Climate and energy infrastructure got top billing during the annual winter meeting of Canadian premiers in Ottawa, Ontario, last week, as the provincial leadership prepared to roll out a national energy strategy that they said would both feed the economy and address the country’s carbon emissions.
Provinces are already forging individual pathways to lower emissions and will coordinate over the coming months to form a unified front at the 21st Conference of the Parties to the U.N. Framework Convention on Climate Change in Paris later this year. But some leaders at last week’s summit criticized the administration of Prime Minister Stephen Harper for not doing more to form a national climate strategy.
Actions on the part of the provinces "don’t absolve the federal government from needing to step up and take a very clear leadership role to demonstrate to the world that Canada is serious about taking on its responsibilities in terms of addressing and attacking climate change," said Liberal Party leader Justin Trudeau, who spoke alongside Ontario Premier Kathleen Wynne at a press event preceding the premier’s Friday meeting.
Harper was absent from the meeting Friday, as were two premiers from Canada’s western provinces, Alberta’s Jim Prentice and Saskatchewan’s Brad Wall. The two provincial leaders are grappling with budget shortfalls resulting from low global oil prices.
Wynne and Quebec Premier Philippe Couillard, who have emerged as allies on the issue of climate change, are seeking to pressure Harper on a number of fronts, including a new oil sands crude pipeline that the prime minister has identified as a priority for his administration. Last year, they laid out a list of requirements — including consideration of carbon pricing — for throwing their support behind the Energy East pipeline, which will pass through their provinces.
Provinces are "95 percent" of the way to finalizing the Canadian energy strategy, which will tackle both climate change and the country’s energy infrastructure, said Prince Edward Island Premier Robert Ghiz at a wrap-up event following the premier’s meeting.
More leverage for climate measures?
Finance Minister Joe Oliver, meanwhile, wrote in a widely circulated email last week that some premiers "appear oblivious" by proposing a multibillion-dollar infrastructure partnership at a moment of the economic weakness.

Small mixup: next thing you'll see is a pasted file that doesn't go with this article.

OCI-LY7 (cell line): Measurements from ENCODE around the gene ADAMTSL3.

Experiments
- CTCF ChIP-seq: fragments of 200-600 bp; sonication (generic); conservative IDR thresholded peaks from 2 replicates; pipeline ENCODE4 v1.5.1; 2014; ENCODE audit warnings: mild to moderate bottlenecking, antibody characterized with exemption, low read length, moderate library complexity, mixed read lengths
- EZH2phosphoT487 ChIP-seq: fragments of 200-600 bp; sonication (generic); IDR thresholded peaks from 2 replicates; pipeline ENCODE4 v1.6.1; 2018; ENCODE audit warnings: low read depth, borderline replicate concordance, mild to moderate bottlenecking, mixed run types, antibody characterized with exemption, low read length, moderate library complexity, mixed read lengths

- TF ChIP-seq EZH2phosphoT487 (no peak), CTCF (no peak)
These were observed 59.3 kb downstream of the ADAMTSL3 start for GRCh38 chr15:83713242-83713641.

At Friday’s meeting, Wynne fired back that it was the federal government that appeared oblivious.
"I think it’s unfortunate that Minister Oliver has reacted so quickly without giving due respect to voices of economists and the premiers of provinces," she said.
Both she and Couillard used the meeting to reiterate their support for an "all of the above" energy strategy and stressed that they will happily endorse new oil sands infrastructure if measures to address greenhouse gas emissions are included in the deal.
"Premier Wynn and I had certain conditions for this project to be acceptable," Couillard said. "This being said, we also know that Canada in general has to diversify its export markets. We see a need for this infrastructure, but the environment and the security of our communities must come first."
Economics shift to the East
Long eclipsed by the economic engine of Canada’s western oil patch, the eastern provinces are enjoying a revitalized sense of importance as persistently low oil prices and a slowdown in the Alberta oil sands shift the focus of the economy to the manufacturing and service sectors of Ontario and Quebec.
During the height of the oil sands boom, a strengthening Canadian dollar hurt the competitiveness of the Canadian manufacturing sector, and many skilled workers relocated to take advantage of the high wages offered in the oil patch.
But as oil prices have slipped, Canada’s economy has slowed, with western provinces bearing the brunt of the impact. Albert currently faces a $7 billion shortfall in its budget, and Morgan Stanley recently downgraded its expectations for the Canadian economy, citing exposure to the oil patch.
British Columbia Premier Christy Clark said that while she hopes the current shortfalls provide opportunities to explore new economic directions, a low price of oil is ultimately a loss for Canada.
"We all agree that Canada is a poorer country, and every citizen is worse off, because the price of oil is low, and the sooner the price recovers, the better off we’ll be, without question," she said. "National health care, education and infrastructure are all imperiled by low oil prices."